More About Ecological Sections
Ecological sections are a mid-scale ecological classification and mapping unit of the National Hierarchical Framework of Ecological Units (ECOMAP 1993). This framework consists of progressively smaller mapped units nested within a hierarchy. The eight possible levels within the hierarchy each have a distinct scale; unit delineations within the levels are based on the most important ecological factors operating at that scale.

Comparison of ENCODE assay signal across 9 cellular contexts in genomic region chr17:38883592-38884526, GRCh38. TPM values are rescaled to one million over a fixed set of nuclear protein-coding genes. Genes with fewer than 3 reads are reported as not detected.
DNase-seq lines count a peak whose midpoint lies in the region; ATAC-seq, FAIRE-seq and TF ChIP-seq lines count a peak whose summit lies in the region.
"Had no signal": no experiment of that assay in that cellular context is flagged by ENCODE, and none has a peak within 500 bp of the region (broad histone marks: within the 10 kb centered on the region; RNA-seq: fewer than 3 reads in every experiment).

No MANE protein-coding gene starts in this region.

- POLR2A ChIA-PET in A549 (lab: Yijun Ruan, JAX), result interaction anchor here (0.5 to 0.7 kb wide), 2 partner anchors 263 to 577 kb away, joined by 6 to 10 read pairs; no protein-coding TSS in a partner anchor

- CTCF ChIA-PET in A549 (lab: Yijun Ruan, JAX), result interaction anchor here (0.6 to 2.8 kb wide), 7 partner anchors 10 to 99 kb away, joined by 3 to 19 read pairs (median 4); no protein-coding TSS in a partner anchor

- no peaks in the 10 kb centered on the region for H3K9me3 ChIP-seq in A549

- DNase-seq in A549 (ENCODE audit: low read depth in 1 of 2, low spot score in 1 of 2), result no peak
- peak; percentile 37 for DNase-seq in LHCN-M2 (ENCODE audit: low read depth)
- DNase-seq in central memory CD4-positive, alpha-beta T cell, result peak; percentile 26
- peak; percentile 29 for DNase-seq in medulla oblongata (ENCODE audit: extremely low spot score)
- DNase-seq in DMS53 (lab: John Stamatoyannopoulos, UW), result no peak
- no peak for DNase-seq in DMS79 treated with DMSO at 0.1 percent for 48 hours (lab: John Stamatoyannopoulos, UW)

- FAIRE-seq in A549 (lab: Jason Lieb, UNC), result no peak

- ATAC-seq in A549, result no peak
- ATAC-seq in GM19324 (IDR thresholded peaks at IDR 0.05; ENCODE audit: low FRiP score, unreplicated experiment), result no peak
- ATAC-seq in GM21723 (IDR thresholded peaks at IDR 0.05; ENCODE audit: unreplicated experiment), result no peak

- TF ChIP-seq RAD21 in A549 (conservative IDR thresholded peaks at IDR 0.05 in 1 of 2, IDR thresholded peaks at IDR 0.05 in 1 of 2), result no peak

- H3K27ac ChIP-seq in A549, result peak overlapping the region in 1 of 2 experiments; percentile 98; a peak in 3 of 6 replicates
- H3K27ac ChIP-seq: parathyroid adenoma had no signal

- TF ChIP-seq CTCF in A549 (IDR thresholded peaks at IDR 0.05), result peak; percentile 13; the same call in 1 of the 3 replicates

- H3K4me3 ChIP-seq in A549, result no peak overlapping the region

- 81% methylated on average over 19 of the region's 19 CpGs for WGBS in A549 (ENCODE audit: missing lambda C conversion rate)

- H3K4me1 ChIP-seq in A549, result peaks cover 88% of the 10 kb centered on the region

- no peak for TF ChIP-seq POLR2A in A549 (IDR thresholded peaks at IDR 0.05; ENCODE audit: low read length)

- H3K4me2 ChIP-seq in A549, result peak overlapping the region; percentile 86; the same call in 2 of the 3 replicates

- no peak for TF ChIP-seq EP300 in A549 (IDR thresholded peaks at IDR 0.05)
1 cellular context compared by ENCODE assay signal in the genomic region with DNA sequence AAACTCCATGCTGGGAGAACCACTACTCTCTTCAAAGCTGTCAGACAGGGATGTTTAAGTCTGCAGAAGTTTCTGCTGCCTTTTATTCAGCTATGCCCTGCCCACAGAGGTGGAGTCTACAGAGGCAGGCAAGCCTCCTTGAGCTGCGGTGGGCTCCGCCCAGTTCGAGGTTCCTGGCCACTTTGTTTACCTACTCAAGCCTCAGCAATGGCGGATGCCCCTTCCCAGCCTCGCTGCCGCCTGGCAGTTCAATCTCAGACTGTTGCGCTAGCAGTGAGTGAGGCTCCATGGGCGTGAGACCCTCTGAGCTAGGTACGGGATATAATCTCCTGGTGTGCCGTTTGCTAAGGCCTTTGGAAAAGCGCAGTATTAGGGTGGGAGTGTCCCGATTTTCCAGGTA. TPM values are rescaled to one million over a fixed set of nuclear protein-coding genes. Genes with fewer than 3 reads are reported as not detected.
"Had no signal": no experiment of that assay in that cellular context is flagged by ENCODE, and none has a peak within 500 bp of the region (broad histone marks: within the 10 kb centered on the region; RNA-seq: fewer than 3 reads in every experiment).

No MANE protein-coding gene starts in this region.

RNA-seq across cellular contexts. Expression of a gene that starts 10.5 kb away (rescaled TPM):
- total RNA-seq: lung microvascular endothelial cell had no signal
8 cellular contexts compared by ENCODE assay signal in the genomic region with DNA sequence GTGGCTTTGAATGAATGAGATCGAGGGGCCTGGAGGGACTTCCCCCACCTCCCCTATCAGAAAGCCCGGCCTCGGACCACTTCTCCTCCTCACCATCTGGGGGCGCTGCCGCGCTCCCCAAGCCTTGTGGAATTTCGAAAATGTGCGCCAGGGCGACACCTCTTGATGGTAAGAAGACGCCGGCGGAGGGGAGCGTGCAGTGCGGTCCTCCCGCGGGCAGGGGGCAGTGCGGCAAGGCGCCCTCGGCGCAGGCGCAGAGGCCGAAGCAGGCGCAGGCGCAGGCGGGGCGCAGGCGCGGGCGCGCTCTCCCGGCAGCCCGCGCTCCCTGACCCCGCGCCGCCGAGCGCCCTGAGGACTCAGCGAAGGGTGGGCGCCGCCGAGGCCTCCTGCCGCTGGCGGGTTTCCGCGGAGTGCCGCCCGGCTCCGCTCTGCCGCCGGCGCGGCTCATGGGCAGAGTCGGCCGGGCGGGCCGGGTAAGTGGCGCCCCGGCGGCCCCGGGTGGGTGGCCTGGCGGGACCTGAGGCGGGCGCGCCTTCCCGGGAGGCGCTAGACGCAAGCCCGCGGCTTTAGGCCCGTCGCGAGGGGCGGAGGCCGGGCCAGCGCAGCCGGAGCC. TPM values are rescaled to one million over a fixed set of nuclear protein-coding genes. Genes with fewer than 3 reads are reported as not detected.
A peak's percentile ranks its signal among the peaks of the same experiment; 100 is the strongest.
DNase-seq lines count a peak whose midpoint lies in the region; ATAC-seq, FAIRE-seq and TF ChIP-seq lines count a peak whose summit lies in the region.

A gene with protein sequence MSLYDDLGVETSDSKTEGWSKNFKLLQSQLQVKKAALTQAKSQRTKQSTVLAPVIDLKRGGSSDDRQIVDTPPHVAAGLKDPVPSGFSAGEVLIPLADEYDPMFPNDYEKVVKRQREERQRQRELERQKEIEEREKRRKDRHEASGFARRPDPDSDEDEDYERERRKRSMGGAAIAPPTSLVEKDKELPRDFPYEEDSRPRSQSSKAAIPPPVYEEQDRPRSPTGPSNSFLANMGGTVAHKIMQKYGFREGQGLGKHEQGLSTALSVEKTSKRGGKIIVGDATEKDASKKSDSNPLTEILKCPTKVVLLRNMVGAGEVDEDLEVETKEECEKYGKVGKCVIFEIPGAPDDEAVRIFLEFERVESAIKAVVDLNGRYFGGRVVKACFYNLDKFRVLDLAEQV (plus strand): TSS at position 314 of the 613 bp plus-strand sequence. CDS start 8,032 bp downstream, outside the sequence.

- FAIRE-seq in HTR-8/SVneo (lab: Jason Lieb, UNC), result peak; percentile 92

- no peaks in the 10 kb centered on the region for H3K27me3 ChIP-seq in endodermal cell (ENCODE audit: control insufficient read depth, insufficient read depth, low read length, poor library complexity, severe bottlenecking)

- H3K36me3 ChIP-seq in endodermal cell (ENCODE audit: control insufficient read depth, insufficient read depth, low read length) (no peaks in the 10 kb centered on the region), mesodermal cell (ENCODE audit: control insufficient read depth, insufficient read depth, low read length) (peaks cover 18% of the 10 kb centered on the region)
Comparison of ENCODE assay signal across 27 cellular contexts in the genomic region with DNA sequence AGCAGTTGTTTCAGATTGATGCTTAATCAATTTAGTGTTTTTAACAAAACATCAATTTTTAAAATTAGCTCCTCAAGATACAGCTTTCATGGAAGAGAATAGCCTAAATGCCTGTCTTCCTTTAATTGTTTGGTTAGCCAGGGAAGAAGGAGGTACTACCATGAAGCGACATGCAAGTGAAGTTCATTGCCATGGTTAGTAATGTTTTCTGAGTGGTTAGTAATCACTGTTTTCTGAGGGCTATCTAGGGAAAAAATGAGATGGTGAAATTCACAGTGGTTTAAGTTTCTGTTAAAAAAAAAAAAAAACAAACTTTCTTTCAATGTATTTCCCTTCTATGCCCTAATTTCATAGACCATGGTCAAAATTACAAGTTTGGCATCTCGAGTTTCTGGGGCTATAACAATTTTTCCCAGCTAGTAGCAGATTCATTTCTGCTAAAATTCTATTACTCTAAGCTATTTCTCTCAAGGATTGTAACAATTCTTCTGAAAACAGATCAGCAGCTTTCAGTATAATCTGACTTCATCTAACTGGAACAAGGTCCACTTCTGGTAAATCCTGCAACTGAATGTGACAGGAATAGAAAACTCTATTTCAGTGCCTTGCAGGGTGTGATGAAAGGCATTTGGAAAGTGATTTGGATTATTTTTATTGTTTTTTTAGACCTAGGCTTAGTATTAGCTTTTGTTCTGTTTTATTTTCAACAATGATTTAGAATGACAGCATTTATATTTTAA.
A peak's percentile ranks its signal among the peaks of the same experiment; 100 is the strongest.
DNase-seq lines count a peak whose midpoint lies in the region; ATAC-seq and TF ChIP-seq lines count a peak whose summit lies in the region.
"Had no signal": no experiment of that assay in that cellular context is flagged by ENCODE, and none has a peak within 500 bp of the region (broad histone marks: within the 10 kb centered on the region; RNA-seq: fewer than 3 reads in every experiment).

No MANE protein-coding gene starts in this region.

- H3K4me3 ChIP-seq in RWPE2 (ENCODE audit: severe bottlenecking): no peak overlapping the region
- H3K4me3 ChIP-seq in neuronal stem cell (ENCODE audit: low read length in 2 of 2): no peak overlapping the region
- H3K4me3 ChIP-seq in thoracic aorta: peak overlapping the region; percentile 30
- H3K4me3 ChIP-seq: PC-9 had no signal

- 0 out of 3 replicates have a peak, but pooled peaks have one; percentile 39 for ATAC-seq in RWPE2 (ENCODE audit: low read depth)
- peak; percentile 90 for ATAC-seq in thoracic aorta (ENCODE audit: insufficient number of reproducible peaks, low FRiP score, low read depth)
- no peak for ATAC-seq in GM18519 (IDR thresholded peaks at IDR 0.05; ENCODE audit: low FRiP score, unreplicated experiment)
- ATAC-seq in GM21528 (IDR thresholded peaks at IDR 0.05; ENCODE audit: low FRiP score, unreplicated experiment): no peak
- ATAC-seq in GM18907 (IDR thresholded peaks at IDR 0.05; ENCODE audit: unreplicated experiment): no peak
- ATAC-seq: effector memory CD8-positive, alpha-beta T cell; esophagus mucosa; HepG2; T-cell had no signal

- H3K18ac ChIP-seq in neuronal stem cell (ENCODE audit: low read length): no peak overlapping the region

An essential concept of the hierarchical approach is that the ecological factors defining a larger scale unit (like climate) also control the ecological potential of units nested below. At the largest ecoregional scale (Bailey 1995), units have a size of thousands or millions of square miles and are dominated by broad patterns in climate and landform. Subregional scale ecological sections (McNab and Avers 1994) and subsections (Nesser et al. 1997) are based on mid-scale patterns of climate, geology, and landform. The ecological sections displayed here for Montana form units of tens of thousands of acres in size each with a repeating matrix of typical vegetation communities. The smallest landscape scale units like landtype associations are only measured in 10’s to a few thousands of acres and have quite uniform patterns of soils and vegetation. These have only been described in Montana for Forest Service land.